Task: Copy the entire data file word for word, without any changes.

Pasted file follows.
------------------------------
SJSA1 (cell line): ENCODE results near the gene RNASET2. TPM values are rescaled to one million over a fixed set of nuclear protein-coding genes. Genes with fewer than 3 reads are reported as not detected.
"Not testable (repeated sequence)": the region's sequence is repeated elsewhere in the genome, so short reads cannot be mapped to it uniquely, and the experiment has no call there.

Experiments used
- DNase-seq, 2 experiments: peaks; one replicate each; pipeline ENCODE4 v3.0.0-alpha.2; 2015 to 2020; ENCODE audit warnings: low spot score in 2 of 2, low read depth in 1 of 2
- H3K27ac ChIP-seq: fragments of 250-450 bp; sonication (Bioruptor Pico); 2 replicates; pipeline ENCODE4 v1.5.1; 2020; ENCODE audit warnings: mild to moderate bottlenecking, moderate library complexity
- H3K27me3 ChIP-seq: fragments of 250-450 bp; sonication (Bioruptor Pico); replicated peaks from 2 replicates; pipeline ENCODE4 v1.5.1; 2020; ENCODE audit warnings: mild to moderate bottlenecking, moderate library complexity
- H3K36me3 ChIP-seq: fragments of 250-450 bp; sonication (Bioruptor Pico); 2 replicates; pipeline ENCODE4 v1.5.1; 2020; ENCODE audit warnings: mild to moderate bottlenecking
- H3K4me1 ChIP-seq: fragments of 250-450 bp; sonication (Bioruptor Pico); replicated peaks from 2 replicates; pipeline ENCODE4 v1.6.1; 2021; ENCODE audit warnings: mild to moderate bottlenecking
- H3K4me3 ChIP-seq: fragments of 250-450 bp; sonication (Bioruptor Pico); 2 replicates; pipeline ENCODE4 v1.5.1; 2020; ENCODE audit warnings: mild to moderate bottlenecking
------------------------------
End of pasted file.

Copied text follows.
SJSA1 (cell line): ENCODE results near the gene RNASET2. TPM values are rescaled to one million over a fixed set of nuclear protein-coding genes. Genes with fewer than 3 reads are reported as not detected.
"Not testable (repeated sequence)": the region's sequence is repeated elsewhere in the genome, so short reads cannot be mapped to it uniquely, and the experiment has no call there.

Experiments used
- DNase-seq, 2 experiments: peaks; one replicate each; pipeline ENCODE4 v3.0.0-alpha.2; 2015 to 2020; ENCODE audit warnings: low spot score in 2 of 2, low read depth in 1 of 2
- H3K27ac ChIP-seq: fragments of 250-450 bp; sonication (Bioruptor Pico); 2 replicates; pipeline ENCODE4 v1.5.1; 2020; ENCODE audit warnings: mild to moderate bottlenecking, moderate library complexity
- H3K27me3 ChIP-seq: fragments of 250-450 bp; sonication (Bioruptor Pico); replicated peaks from 2 replicates; pipeline ENCODE4 v1.5.1; 2020; ENCODE audit warnings: mild to moderate bottlenecking, moderate library complexity
- H3K36me3 ChIP-seq: fragments of 250-450 bp; sonication (Bioruptor Pico); 2 replicates; pipeline ENCODE4 v1.5.1; 2020; ENCODE audit warnings: mild to moderate bottlenecking
- H3K4me1 ChIP-seq: fragments of 250-450 bp; sonication (Bioruptor Pico); replicated peaks from 2 replicates; pipeline ENCODE4 v1.6.1; 2021; ENCODE audit warnings: mild to moderate bottlenecking
- H3K4me3 ChIP-seq: fragments of 250-450 bp; sonication (Bioruptor Pico); 2 replicates; pipeline ENCODE4 v1.5.1; 2020; ENCODE audit warnings: mild to moderate bottlenecking